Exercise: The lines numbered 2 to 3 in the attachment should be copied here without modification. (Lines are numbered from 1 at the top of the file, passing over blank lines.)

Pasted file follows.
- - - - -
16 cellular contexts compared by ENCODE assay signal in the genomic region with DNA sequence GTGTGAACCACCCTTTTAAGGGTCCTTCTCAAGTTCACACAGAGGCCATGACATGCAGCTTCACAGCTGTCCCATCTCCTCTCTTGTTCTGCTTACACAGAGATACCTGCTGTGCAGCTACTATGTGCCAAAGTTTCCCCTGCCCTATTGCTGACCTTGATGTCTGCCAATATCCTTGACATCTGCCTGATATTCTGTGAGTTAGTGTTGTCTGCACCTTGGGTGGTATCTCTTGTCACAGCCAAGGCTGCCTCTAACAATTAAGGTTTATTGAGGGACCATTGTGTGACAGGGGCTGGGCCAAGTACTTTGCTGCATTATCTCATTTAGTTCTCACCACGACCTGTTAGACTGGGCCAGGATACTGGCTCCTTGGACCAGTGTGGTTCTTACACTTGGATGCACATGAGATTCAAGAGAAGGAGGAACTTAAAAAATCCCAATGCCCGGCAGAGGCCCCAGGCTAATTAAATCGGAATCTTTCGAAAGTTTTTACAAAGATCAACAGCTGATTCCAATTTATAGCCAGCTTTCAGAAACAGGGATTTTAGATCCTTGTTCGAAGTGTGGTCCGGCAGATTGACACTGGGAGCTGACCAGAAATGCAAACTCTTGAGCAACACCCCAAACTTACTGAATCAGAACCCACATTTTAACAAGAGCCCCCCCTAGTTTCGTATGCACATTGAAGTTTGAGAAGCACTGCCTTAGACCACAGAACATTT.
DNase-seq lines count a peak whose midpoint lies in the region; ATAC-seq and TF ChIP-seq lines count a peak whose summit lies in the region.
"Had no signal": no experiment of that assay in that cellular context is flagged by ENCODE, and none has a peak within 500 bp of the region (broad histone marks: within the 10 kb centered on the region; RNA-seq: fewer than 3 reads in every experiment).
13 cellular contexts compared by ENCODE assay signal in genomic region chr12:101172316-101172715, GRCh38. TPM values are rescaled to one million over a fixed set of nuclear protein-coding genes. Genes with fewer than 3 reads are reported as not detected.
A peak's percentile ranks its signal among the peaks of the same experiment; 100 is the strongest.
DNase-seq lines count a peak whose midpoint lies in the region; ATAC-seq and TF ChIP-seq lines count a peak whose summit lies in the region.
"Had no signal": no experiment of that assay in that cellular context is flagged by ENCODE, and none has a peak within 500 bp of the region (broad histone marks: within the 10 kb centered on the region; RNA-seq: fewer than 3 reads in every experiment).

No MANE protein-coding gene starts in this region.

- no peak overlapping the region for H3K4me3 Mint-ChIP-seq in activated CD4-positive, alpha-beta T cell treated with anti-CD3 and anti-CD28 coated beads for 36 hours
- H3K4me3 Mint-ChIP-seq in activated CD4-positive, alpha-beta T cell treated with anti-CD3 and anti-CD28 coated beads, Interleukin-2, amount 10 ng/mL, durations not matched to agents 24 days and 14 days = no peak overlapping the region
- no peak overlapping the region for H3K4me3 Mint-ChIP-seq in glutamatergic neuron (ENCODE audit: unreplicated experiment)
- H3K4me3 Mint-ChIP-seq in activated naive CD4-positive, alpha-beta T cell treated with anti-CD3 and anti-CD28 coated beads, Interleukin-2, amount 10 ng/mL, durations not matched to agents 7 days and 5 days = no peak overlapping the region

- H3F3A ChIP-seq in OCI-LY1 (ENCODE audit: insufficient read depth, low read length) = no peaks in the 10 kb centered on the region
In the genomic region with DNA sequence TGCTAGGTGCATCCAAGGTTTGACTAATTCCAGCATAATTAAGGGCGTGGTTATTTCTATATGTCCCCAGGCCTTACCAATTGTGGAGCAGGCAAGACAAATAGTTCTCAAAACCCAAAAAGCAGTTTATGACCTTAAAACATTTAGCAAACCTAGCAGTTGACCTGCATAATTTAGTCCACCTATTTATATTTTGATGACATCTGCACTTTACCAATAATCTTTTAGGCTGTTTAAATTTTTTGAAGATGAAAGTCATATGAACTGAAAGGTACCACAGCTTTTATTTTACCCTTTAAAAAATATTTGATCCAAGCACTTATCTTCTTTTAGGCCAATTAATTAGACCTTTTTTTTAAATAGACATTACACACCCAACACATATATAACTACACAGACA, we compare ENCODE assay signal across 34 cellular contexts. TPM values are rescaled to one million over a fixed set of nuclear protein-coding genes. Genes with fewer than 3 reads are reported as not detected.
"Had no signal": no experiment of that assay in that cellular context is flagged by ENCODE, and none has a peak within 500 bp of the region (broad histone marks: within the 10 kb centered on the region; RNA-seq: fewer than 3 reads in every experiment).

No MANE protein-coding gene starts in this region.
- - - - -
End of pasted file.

DNase-seq lines count a peak whose midpoint lies in the region; ATAC-seq and TF ChIP-seq lines count a peak whose summit lies in the region.
"Had no signal": no experiment of that assay in that cellular context is flagged by ENCODE, and none has a peak within 500 bp of the region (broad histone marks: within the 10 kb centered on the region; RNA-seq: fewer than 3 reads in every experiment).